After being sworn-in on Wednesday (1/5/11), the new Republican-controlled House of Representatives are promising to do at least two things this week:
(1) read on the House floor the U.S. Constitution, and
(2) repeal the Patient Protection and Affordable Care Act (PPACA), the healthcare overhaul bill that was signed into law by President Obama in March 2010.
Those aligned with the Tea Party movement are pumped up about these actions, but they seem like contradictions to me.
The U.S. Constitution, adopted in 1787, begins with the idealist proclamation:
“We the people of the United States, in order to form a more perfect union, establish justice, insure domestic tranquility, provide for the common defence, promote the general welfare, and secure the blessings of liberty to ourselves and our prosperity, do ordain and establish this Constitution for the United States of America.”
The American Heritage Dictionary definition of welfare, as in “general welfare,” includes health, happiness, and well-being. The way I see it, a “more perfect union” that provides for the “general welfare” is one in which all Americans will have access to quality, affordable health care. An estimated 50.6 million Americans don’t have health insurance which limits many of them from accessing care. Another 1.5 million Americans file for bankruptcy protection because of unpaid medical bills—60% of all bankruptcies are related to health care debts. The American Dream becomes the American Nightmare when you can lose everything because someone in your family gets seriously ill.
The Founding Fathers’ goals to “establish justice” and “promote the general welfare” are wholly consistent 225 years later with national policies to control abusive practices of insurance companies. These included excluding from coverage individuals, even children, who had pre-existing conditions, or rescinding coverage after a person becomes sick. The new health care law makes these kinds of practices illegal. I hardly see these improvements as assaults on the goals of the Constitution.
We know there are Tea Partiers and members of the Republican Party who believe the PPACA is unconstitutional. That argument is playing out in federal court. I’m not one to rant about frivolous lawsuits, but the plain language of the Article 1, Section 8 of the Constitution seems pretty clear: authority is given to the federal government to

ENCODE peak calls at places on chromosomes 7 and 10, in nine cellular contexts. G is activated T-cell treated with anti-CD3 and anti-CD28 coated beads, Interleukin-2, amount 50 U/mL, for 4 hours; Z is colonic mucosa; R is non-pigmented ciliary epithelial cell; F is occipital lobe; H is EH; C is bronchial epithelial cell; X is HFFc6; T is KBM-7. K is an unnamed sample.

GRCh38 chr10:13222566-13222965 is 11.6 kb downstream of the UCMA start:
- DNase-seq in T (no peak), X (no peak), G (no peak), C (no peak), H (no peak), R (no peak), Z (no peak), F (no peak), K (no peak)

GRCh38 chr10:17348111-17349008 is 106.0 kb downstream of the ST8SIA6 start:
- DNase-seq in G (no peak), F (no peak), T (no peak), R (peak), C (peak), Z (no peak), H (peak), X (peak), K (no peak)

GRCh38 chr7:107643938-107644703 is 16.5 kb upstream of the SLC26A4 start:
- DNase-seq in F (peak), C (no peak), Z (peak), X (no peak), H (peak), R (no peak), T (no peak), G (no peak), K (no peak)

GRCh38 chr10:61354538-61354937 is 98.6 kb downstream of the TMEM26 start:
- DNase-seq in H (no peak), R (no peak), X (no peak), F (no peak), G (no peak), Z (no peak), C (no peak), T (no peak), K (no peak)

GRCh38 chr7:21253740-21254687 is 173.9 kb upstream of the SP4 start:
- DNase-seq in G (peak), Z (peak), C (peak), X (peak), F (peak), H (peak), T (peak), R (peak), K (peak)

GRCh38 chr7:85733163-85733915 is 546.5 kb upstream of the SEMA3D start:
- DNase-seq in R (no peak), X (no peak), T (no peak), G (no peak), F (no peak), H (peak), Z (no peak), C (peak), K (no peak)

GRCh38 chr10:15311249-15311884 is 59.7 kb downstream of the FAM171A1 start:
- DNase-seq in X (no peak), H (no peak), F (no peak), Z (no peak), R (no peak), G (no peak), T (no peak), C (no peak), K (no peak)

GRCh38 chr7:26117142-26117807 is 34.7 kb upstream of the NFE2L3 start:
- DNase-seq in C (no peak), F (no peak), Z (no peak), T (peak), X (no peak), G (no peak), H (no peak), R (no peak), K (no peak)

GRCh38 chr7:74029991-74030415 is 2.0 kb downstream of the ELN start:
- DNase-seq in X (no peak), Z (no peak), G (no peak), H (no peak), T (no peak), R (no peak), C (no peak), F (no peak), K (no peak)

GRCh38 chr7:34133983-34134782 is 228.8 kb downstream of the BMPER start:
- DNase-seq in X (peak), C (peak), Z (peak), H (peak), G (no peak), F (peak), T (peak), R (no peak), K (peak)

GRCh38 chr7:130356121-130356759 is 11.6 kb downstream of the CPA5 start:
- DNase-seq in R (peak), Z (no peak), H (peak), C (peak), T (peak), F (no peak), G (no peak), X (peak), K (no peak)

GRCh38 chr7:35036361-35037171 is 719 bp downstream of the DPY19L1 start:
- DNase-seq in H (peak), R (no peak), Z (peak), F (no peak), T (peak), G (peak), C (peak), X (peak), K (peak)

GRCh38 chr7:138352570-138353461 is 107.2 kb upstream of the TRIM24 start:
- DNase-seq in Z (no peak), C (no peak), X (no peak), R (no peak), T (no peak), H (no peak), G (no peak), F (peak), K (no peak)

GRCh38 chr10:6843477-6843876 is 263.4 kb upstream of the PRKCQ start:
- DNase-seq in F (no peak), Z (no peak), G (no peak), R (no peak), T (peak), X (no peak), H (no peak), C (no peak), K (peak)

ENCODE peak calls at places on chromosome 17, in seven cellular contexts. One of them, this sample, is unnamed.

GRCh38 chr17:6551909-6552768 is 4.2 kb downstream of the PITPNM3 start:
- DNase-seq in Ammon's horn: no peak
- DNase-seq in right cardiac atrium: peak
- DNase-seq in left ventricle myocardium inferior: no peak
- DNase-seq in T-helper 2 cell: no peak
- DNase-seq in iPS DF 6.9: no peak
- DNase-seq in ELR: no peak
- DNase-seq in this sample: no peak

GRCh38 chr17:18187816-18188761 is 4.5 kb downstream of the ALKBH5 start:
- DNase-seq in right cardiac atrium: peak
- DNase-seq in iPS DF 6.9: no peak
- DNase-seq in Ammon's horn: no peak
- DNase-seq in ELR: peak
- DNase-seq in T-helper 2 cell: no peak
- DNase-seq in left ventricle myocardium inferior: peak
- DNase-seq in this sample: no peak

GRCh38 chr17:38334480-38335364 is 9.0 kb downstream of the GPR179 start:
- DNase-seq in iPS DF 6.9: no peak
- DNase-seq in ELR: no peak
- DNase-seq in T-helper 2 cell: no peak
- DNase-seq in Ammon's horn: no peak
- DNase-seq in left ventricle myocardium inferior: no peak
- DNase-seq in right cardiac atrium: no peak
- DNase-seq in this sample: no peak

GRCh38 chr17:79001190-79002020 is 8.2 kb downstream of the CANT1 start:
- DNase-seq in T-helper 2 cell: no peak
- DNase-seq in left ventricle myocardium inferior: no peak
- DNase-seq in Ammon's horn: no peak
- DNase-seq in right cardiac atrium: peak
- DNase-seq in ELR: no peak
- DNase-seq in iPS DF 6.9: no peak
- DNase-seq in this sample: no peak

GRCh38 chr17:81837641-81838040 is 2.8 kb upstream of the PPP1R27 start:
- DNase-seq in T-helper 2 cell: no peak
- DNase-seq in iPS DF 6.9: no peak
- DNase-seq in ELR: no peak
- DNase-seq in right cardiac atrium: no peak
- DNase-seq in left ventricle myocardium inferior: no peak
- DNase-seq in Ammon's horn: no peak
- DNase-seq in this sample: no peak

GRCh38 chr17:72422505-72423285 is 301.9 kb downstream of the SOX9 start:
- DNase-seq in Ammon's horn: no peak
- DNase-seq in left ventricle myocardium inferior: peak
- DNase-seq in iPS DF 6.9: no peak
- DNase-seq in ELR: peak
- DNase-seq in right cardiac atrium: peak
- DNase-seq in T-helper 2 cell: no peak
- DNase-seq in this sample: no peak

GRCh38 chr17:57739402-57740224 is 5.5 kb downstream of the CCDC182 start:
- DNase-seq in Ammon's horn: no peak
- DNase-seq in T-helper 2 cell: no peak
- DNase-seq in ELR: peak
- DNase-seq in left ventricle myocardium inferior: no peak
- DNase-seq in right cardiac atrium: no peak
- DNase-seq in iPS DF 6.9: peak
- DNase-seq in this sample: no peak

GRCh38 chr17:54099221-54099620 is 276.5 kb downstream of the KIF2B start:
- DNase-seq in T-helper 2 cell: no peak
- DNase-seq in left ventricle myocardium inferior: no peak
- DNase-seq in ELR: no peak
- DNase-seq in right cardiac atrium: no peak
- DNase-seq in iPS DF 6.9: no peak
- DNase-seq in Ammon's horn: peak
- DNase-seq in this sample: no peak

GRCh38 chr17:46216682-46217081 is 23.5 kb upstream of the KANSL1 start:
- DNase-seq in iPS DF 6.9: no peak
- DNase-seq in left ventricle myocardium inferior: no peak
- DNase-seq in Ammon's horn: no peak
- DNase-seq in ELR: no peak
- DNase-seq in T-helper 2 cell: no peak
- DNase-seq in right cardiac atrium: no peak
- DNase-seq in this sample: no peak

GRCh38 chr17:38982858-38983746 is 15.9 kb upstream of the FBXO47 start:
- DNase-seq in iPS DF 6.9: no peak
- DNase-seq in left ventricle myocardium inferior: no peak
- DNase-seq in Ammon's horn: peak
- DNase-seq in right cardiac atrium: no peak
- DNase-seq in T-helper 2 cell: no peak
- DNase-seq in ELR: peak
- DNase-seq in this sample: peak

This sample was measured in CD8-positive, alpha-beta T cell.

“regulate Commerce with foreign Nations, and among the several States, and with the Indian Tribes.”
Health insurance is clearly a commercial activity occurring among several States.
Article 1, Section 8 also gives Congress the
“power to lay and collect taxes, duties, imposts and excises, to pay the debts and provide for the common defence and general welfare of the United States.”
Opponents of PPACA may not want tax dollars spent on programs to ensure all Americans access to quality, affordable health care, but that doesn’t mean it’s unconstitutional. It just means they don’t like it, that it doesn’t align with what they value, such as cutting federal spending, reducing taxes, and having a balanced budget.
I don’t agree with policy decisions that award our Defense Department an annual budget of $750 billion (which doesn’t include the cost of the Iraq and Afghanistan wars.) It seems excessive to me compared to the $15 billion divided over 10 years to support state and local communities’ public health capacity. I’d be foolish, however, to waste my time arguing the Defense Department’s budget is unconstitutional.
I wonder if those who are hung up about debating the constitutionality of the PPACA are not just trying to avoid a substantive discussion about values. Their priorities are cutting spending and reducing taxes, and letting those without access to affordable health care fend for themselves. I prefer policies that allow us to provide some measure of care for all, recognizing that a portion of my income will be distributed to others. To me, this is no different than a portion of my income being used to fund are nation’s war machine, our air traffic control system, or the National Cancer Institute.
The GOP leadership’s manifesto for running the 112th Congress is their Pledge to America. They’ll start their tenure tomorrow by swearing to preserve, protect and defend the Constitution. I hope that pledge also means they will not try to avoid policy debates on ways to “establish justice,” (e.g., environmental protection, workers’ rights) and to “promote the general welfare” (e.g., safer chemicals, climate change, nutrition) by hiding behind claims of unconstitutionality.